It’s taken a while but Said Jahani has begun to rebuild the restructuring ranks at Grant Thornton with news emerging today that he has lured Phil Campbell-Wilson from EY’s plush new digs near the Quay up to GT’s HQ on Kent.
In a press release issued today Jahani said Campbell-Wilson would “bring a significant boost to the rapidly growing capabilities of the restructuring practice.”
While that is certainly true it must be remembered that Jahani is rebuilding from the low base he was left with after GT’s restructuring division suffered a talent exodus in the aftermath of its brief but damaging dalliance with Arrium.
Readers may recall that GT’s decision to accept the appointment as voluntary administrators (VAs) of the then crippled steelmaker precipitated something akin to apoplexy with certain senior banking figures, Westpac’s Gwyn Morgan not least amongst them.
The banks had very firm ideas about which firms should be in the running for any formal insolvency appointment and an appointee preferred by Arrium’s directors was unlikely to be among them.
Within a week, Bill Shorten’s good mate Mark Mentha from KordaMentha had talked the GT quartet led by Jahani and Paul Billingham into withdrawing their consents and whilst their fees were guaranteed, retribution soon followed.
Westpac withdrew at least four lucrative receiverships. CBA and NAB benched the firm for a time. GT’s plumage also lost its lustre among the flock of insolvency practitioners on ANZ’s panel.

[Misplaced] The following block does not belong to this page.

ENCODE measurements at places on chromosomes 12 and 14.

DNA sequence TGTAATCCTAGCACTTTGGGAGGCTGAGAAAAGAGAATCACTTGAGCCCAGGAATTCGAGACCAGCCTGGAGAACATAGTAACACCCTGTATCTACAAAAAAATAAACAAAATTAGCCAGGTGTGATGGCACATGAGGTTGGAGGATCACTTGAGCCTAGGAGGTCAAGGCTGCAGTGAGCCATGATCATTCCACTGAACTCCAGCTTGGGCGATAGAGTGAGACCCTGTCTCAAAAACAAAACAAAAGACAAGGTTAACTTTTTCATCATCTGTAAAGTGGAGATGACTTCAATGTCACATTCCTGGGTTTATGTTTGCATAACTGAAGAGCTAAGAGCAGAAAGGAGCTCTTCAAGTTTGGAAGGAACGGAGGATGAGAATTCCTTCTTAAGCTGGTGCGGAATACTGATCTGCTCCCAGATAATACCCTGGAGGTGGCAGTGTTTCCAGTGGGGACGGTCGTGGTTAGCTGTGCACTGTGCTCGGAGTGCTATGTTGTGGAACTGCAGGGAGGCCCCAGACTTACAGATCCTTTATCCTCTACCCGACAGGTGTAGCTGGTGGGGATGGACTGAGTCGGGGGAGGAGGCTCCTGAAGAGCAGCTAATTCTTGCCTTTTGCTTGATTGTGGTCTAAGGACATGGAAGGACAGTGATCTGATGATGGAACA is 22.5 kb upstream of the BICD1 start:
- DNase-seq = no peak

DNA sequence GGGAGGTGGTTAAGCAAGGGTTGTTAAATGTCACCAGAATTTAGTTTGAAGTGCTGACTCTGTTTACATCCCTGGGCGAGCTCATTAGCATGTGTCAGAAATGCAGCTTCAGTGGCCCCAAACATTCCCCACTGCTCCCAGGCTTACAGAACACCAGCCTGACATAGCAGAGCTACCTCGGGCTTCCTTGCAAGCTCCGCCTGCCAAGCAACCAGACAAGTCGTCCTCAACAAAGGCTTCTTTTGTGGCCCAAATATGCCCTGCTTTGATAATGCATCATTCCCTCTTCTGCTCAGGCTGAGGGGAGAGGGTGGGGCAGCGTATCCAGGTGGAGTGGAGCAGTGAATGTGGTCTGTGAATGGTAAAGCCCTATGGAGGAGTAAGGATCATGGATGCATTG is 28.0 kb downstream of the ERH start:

Without work the restructuring division was a ship with a mutinous crew and idle hands are the recruiters’ playground. Within a few months veteran Trevor Pogroske had returned to EY after a 13 year absence an in April 2017 Gayle Dickerson switched to KPMG. They weren’t the only departures and earlier this year Billingham effectively left restructuring and insolvency to others, morphing into GT’s National Managing Partner – Growth Advisory.
The arrival of Campbell-Wilson follows the appointment in February of ex-Crouch Amirbeaggi director John McInerney to the role of associate director, financial advisory. He was predictably upbeat.
“The Australian restructuring industry is entering an important period of structural change that will be very challenging for those of us providing advice in this space,” Campbell-Wilson said.
“Being able to work with a leading restructuring team while also having the benefit of Grant Thornton’s full service offering is more important than ever right now.”
Further reading: Grant Thornton Counts Losses In Arrium Aftermath